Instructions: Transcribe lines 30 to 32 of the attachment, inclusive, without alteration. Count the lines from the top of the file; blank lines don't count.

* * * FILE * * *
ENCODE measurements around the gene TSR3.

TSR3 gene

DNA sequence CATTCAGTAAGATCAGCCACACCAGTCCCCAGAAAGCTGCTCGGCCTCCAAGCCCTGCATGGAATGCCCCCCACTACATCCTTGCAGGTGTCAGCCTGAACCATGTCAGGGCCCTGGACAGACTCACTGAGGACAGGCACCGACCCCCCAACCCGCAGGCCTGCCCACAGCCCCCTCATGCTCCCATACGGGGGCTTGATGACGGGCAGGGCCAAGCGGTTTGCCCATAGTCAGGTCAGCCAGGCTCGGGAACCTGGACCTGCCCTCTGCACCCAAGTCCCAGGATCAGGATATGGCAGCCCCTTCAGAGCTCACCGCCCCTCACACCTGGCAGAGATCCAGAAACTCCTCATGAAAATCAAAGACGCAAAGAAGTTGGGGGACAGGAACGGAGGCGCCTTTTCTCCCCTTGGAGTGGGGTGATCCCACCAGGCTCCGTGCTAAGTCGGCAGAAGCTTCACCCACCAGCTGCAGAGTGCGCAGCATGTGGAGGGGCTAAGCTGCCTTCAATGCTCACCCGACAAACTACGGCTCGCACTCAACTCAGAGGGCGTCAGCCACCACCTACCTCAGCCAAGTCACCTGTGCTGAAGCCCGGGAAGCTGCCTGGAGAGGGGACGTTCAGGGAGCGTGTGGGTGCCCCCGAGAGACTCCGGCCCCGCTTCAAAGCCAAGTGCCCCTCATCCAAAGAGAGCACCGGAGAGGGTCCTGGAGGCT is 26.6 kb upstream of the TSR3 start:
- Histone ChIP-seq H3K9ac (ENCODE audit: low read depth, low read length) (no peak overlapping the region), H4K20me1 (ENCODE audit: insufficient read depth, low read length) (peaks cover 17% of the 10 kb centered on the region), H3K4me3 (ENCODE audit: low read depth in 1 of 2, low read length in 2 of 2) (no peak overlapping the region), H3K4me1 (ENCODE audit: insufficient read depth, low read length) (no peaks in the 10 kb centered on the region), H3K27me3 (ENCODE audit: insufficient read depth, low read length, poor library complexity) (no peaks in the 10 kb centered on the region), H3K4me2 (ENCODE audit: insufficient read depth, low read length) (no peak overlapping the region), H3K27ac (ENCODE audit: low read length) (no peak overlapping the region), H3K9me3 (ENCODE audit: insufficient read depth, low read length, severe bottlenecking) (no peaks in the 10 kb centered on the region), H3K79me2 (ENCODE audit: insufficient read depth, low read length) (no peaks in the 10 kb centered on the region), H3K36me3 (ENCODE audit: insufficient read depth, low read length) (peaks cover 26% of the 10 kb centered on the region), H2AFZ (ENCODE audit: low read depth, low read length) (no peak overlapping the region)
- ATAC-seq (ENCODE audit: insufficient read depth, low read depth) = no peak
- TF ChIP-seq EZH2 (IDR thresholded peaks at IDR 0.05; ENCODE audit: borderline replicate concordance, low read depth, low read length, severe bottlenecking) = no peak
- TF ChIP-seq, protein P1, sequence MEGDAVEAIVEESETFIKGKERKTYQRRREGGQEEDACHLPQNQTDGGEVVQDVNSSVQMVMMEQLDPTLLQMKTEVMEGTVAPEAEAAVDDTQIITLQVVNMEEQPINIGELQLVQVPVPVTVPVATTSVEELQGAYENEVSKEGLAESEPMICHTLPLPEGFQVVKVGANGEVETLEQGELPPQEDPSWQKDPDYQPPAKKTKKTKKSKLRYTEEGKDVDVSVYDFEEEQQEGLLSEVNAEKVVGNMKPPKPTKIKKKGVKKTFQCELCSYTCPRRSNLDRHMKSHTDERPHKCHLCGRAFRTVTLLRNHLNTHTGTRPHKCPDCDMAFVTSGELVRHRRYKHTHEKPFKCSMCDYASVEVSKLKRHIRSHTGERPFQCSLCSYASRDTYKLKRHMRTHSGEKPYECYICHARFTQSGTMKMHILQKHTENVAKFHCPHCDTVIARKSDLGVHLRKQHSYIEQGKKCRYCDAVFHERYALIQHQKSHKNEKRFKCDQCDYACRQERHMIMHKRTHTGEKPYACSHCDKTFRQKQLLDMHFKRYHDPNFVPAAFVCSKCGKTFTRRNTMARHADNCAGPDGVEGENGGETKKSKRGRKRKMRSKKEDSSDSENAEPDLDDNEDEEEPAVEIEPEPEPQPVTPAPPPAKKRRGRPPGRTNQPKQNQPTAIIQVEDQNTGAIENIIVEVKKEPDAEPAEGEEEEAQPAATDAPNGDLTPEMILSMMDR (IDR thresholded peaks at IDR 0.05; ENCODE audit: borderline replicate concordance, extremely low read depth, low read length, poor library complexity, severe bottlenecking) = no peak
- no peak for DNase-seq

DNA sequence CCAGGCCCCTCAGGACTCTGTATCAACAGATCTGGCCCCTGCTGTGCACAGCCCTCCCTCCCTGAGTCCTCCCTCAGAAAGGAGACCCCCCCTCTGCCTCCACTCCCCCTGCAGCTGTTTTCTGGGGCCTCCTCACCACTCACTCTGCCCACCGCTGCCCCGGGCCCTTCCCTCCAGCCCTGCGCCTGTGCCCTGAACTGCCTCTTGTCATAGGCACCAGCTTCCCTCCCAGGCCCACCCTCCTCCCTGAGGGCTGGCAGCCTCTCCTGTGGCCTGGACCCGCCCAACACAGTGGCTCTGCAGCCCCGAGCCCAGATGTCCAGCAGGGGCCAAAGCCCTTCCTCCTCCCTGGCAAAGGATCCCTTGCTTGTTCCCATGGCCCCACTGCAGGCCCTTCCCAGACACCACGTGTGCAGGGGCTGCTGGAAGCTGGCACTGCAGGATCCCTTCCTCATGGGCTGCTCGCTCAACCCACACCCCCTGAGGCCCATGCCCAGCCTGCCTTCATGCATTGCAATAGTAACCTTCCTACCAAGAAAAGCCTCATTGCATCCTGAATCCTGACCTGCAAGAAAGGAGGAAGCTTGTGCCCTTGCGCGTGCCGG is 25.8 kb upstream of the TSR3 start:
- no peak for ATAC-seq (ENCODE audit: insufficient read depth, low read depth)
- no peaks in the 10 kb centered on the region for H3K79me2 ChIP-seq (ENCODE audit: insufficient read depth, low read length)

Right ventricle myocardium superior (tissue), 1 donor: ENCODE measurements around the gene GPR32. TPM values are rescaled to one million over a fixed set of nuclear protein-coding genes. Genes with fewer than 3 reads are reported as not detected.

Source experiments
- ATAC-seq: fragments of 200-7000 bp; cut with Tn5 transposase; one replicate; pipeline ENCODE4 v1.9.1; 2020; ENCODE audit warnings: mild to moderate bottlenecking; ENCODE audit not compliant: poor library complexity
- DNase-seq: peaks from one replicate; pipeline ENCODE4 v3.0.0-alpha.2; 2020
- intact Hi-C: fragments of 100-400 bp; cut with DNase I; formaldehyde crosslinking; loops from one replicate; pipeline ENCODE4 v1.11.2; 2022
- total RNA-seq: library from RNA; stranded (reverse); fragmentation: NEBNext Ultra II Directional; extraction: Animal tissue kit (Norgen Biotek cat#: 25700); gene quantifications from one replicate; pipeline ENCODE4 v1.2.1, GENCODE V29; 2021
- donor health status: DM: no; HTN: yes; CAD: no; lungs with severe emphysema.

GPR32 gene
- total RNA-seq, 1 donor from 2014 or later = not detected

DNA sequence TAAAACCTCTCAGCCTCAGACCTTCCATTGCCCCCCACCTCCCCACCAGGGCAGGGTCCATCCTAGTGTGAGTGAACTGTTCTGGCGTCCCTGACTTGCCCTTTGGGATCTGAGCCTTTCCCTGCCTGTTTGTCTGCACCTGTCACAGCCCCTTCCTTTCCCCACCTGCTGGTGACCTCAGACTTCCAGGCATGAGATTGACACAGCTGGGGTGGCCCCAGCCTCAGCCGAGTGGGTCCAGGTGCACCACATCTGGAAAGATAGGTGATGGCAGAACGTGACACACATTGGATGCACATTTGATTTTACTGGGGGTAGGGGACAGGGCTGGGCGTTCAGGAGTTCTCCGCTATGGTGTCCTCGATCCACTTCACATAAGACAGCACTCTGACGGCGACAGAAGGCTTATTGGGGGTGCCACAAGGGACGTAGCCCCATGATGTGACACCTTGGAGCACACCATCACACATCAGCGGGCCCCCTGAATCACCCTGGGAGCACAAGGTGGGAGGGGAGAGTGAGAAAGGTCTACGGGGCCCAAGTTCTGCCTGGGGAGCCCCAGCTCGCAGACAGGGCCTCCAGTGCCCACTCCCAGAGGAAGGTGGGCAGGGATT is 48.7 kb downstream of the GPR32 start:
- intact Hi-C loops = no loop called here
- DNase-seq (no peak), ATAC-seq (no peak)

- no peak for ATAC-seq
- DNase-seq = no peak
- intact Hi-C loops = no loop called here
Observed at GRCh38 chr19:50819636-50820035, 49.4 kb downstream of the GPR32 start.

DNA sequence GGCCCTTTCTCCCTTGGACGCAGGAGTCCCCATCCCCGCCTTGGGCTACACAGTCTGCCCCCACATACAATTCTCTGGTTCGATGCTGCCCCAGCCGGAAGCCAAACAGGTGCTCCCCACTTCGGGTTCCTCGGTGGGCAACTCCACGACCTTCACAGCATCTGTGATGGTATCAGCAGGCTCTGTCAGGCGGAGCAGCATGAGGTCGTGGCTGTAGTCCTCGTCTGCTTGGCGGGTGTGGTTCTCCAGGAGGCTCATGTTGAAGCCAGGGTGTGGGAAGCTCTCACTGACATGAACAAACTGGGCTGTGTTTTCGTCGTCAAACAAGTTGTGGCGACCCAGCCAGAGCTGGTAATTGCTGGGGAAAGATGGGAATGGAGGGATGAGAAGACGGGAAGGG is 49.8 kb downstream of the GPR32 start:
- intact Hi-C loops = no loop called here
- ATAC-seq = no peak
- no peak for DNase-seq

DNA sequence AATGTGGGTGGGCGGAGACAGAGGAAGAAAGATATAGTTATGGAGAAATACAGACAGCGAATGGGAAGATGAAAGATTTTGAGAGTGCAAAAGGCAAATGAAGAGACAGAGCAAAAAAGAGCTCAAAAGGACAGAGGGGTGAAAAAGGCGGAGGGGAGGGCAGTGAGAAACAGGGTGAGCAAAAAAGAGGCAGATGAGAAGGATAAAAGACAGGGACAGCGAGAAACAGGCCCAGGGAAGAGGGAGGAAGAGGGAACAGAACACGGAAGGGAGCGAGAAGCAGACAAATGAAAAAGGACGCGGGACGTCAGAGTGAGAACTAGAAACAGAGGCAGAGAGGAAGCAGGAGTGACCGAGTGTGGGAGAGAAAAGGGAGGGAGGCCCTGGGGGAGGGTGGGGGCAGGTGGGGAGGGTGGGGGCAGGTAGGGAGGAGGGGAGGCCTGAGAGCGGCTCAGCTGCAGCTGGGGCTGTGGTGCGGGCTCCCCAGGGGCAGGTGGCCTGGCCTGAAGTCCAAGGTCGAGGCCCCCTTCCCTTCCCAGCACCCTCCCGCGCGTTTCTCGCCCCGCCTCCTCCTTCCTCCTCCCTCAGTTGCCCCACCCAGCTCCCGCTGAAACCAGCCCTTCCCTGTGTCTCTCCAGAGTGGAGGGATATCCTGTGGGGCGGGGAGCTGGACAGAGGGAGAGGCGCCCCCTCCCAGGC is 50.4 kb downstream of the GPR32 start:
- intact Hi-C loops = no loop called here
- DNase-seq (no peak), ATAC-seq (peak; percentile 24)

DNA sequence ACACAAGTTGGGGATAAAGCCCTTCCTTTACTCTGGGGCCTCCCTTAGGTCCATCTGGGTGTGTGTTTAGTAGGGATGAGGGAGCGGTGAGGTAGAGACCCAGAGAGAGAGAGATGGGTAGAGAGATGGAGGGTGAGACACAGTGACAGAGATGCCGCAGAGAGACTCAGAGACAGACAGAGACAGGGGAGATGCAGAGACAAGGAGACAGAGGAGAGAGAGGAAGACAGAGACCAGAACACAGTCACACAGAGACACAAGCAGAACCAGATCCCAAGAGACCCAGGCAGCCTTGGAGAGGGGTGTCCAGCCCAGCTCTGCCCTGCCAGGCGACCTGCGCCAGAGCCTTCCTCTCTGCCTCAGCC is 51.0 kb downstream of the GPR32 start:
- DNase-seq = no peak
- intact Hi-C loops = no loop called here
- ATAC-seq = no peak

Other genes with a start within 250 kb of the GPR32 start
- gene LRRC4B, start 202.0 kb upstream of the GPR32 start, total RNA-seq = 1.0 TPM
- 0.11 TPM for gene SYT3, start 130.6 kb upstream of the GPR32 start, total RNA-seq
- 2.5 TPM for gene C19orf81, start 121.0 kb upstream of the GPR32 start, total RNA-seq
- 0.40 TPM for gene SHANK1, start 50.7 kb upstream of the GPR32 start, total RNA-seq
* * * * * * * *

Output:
- ATAC-seq = no peak
- no peak for DNase-seq

DNA sequence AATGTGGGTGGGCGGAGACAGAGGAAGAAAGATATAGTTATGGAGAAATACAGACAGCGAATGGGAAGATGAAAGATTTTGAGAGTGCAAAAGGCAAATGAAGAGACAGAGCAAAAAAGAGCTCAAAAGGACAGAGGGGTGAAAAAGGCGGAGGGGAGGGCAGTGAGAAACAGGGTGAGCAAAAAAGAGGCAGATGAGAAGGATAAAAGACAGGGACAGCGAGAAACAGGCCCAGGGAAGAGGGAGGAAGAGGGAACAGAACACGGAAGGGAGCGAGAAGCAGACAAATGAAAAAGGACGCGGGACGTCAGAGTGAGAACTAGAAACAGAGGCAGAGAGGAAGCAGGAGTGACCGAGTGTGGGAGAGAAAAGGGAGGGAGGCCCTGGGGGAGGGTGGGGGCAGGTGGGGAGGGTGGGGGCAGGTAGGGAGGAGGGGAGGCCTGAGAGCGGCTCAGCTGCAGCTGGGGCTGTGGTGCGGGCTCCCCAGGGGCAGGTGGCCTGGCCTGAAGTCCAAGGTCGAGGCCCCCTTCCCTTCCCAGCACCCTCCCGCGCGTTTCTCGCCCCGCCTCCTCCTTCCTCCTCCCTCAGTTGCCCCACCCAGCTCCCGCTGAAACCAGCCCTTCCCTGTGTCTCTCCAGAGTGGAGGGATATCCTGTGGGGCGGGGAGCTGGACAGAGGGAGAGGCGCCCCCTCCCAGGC is 50.4 kb downstream of the GPR32 start: